Atlético delivered an impeccable performance in Sunday’s 5-0 obliteration of Rayo Vallecano at the Vicente Calderón.
In their home opener in league play, los Colchoneros were out to prove ‘Cholo Castle’ remains the scariest place to visit in La Liga, haunted by a ‘Beast’ that calls the Rojiblanco fortress home, and protected by the world’s fiercest defence.
Ever since Diego Simeone took over the stadium, opponents have cowered at the sight of its walls, and Atleti supporters, except us here at AtléticoFans, of course, where we stay humble and keep our feet on the ground, have gotten carried away in cocky hyperbole when they describe just how badass their club is.
Coming into the campaign, the biggest area of doubt was how Atleti would fare without their top goalscorer of the last two campaigns, following Falcao’s exit to Monaco. Many expected the team to suffer a significant decline in offensive production.
The jury is still out, but one could perhaps argue that ‘El Tigre’s’ absence contributes to a more collective playing style, now that there isn’t such a demanding, primary focal point up top.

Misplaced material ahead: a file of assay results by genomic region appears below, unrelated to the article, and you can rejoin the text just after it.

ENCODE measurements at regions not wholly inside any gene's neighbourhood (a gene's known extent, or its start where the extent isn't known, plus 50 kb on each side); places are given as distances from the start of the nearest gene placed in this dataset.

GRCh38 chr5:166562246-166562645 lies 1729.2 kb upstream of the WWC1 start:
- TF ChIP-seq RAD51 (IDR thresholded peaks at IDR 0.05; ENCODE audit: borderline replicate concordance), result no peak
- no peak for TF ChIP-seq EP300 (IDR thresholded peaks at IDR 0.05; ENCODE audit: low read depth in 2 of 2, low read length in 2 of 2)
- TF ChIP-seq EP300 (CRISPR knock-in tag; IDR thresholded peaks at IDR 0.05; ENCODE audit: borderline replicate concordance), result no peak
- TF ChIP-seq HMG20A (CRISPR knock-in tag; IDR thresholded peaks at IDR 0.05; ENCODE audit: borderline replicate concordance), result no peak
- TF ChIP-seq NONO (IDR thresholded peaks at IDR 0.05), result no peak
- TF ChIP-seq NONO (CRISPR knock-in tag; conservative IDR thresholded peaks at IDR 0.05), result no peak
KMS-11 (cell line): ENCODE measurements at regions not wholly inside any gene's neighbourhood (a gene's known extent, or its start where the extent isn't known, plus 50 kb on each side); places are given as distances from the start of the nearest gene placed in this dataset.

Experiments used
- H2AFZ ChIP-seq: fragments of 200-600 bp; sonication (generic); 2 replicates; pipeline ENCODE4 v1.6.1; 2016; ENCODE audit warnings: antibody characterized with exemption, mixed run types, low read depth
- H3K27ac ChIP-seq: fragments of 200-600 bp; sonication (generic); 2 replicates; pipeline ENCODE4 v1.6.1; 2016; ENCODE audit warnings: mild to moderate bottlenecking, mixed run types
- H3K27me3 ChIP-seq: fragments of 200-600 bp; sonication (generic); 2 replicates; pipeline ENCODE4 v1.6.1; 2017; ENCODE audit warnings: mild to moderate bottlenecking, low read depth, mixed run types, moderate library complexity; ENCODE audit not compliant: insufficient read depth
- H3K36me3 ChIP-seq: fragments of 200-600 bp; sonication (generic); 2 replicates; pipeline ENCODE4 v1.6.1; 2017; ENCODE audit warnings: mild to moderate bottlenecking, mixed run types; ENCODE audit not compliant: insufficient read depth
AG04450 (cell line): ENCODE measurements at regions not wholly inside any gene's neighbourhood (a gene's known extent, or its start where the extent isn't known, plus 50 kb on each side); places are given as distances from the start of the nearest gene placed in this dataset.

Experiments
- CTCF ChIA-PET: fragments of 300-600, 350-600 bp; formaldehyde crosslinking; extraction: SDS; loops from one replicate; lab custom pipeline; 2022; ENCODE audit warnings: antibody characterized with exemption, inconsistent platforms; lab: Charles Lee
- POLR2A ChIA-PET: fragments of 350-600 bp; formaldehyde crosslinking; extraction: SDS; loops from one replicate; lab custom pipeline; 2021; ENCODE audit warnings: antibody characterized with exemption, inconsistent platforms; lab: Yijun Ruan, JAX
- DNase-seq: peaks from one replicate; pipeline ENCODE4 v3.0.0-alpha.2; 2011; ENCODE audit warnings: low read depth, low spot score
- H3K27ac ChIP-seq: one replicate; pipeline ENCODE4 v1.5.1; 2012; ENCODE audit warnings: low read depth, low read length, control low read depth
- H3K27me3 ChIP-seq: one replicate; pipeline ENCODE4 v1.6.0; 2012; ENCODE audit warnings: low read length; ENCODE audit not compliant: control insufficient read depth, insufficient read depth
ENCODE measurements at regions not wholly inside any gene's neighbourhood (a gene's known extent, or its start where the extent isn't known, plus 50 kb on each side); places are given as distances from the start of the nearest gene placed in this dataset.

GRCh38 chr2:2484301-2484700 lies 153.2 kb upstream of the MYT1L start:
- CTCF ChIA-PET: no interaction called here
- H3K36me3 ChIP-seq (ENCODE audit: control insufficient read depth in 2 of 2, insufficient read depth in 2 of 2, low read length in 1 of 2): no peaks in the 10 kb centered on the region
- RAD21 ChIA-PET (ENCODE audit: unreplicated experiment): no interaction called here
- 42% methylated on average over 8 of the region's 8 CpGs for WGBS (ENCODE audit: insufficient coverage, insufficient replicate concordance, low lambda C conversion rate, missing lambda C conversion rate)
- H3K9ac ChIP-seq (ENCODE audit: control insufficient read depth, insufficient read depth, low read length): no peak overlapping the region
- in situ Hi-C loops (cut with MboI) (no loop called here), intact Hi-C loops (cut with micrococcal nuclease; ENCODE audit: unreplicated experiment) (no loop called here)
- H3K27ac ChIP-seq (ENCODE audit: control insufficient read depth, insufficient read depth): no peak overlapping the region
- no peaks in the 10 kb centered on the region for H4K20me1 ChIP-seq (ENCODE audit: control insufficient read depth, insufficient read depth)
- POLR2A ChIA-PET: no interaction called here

Again, it’s far too early to draw any conclusions, but eight goals in two league games should keep our worries at bay, for now.
Prior to next weekend’s trip to San Sebastián to take on Real Sociedad, our guys get set for Wednesday’s visit to Barcelona, where they hope to upset the Blaugrana in the Supercopa.
To bring the trophy back to the capital with them, they’ll have to improve on their splendid midweek showing in the first leg of the final, which will be no easy task.
But, as the old adage says, “Where there is a Cholo, there is a way.”
“Thank God we only conceded five goals.” – Rayo boss Paco Jémez
Post-game notes and quotes:
Simeone tallies 150th win as a coach
Argentine tactician Diego Simeone is putting together quite a remarkable coaching career, after not having done so badly for himself as a player.
The 43-year-old bagged his 150th victory as a manager with Sunday’s triumph over Rayo. The milestone was achieved after 294 matches, Pedro Martin reports.
56 of those wins have been in 90 games at the helm of Atleti.
Simeone felt his men’s “aerial game and breaks from the back” were the keys to beating the Vallecas-based outfit.
“We allowed our opponents to bring the ball up and applied pressure, complicating things for them,” he said after the bout.
“There’s no other way we know how to play. This is the rhythm we maintain, and we feel comfortable like that because of the characteristics of our players. I try to have the team play based on that, as opposed to how I would like them to play.”